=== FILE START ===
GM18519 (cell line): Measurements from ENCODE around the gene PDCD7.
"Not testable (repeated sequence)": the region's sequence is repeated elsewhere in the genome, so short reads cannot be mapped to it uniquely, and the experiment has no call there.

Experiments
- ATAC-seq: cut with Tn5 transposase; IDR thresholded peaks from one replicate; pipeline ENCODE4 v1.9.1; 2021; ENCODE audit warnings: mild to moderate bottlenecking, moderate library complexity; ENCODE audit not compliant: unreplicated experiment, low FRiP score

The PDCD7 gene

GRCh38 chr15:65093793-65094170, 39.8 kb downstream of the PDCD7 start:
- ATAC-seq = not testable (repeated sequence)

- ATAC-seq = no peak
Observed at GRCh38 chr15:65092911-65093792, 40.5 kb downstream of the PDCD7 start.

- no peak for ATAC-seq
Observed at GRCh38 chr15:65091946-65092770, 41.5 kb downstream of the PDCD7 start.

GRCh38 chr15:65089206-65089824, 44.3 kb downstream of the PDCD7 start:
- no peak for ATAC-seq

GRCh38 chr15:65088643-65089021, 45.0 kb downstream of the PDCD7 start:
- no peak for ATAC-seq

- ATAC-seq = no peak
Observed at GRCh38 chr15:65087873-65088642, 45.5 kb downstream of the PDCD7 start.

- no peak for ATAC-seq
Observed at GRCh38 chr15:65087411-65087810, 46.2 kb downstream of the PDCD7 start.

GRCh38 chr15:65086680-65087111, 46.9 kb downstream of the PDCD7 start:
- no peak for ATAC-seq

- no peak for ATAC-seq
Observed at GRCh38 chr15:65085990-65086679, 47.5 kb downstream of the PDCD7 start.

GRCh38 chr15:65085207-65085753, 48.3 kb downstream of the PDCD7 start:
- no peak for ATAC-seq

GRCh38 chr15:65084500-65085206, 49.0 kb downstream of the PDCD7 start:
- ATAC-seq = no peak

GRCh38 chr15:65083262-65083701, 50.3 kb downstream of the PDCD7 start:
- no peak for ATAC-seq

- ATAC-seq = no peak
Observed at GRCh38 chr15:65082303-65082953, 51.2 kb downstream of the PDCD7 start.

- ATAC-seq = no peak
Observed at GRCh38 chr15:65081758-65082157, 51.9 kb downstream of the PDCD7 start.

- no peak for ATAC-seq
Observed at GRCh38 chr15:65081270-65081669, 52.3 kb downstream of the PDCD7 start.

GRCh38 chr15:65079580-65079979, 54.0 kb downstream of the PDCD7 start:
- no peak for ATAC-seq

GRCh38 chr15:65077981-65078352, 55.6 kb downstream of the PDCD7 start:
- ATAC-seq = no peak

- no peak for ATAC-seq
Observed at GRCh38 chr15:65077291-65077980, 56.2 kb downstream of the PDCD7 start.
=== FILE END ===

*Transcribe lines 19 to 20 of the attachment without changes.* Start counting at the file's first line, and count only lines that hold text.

Observed at GRCh38 chr15:65087411-65087810, 46.2 kb downstream of the PDCD7 start.

GRCh38 chr15:65086680-65087111, 46.9 kb downstream of the PDCD7 start: